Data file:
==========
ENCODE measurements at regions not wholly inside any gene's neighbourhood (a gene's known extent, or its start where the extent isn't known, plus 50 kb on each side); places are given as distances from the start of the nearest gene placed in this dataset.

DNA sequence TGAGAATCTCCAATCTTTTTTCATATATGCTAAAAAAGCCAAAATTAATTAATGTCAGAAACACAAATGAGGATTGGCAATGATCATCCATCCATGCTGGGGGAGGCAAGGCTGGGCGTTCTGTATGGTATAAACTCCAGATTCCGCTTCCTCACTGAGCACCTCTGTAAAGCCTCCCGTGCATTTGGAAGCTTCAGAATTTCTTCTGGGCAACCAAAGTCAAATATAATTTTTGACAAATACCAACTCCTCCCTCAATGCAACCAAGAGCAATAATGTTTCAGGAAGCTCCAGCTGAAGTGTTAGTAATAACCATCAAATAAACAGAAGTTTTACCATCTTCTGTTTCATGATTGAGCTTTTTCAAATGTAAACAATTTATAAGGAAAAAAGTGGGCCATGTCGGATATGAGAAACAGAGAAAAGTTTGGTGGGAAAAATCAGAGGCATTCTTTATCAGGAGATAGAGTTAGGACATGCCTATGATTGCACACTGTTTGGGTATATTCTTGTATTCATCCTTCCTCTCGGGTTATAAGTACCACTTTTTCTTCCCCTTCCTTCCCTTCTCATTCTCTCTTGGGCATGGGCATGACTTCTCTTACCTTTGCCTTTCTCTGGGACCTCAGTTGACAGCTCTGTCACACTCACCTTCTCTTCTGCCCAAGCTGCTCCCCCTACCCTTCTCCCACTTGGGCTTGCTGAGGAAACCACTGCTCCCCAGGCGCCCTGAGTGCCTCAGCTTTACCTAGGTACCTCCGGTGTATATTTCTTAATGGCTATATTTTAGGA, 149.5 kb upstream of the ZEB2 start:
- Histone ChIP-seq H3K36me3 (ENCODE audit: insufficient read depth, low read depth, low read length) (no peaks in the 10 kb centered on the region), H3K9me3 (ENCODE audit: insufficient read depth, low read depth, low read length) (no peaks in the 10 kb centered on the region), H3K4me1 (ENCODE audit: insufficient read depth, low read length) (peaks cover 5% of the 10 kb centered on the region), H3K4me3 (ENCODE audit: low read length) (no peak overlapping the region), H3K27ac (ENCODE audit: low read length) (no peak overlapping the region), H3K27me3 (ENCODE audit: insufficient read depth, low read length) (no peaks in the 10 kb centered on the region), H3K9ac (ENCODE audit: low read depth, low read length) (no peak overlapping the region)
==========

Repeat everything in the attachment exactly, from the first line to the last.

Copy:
ENCODE measurements at regions not wholly inside any gene's neighbourhood (a gene's known extent, or its start where the extent isn't known, plus 50 kb on each side); places are given as distances from the start of the nearest gene placed in this dataset.

DNA sequence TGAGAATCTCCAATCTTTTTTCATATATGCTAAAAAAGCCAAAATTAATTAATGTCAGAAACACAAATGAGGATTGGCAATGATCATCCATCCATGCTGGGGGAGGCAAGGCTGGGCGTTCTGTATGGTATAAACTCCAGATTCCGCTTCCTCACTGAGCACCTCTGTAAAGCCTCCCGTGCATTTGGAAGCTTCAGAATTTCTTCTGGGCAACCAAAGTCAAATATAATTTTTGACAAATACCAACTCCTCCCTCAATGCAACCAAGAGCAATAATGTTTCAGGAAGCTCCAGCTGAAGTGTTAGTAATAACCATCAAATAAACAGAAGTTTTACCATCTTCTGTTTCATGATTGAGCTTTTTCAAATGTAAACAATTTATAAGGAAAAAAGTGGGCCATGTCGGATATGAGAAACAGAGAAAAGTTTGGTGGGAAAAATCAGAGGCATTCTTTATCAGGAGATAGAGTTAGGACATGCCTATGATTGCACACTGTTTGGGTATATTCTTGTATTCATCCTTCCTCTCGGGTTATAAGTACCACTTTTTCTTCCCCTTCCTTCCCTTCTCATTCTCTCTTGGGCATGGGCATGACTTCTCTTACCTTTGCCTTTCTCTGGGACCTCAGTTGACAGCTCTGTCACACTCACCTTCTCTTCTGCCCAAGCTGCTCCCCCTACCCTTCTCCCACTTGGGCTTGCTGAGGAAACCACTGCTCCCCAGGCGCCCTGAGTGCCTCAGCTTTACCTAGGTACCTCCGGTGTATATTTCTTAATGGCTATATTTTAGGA, 149.5 kb upstream of the ZEB2 start:
- Histone ChIP-seq H3K36me3 (ENCODE audit: insufficient read depth, low read depth, low read length) (no peaks in the 10 kb centered on the region), H3K9me3 (ENCODE audit: insufficient read depth, low read depth, low read length) (no peaks in the 10 kb centered on the region), H3K4me1 (ENCODE audit: insufficient read depth, low read length) (peaks cover 5% of the 10 kb centered on the region), H3K4me3 (ENCODE audit: low read length) (no peak overlapping the region), H3K27ac (ENCODE audit: low read length) (no peak overlapping the region), H3K27me3 (ENCODE audit: insufficient read depth, low read length) (no peaks in the 10 kb centered on the region), H3K9ac (ENCODE audit: low read depth, low read length) (no peak overlapping the region)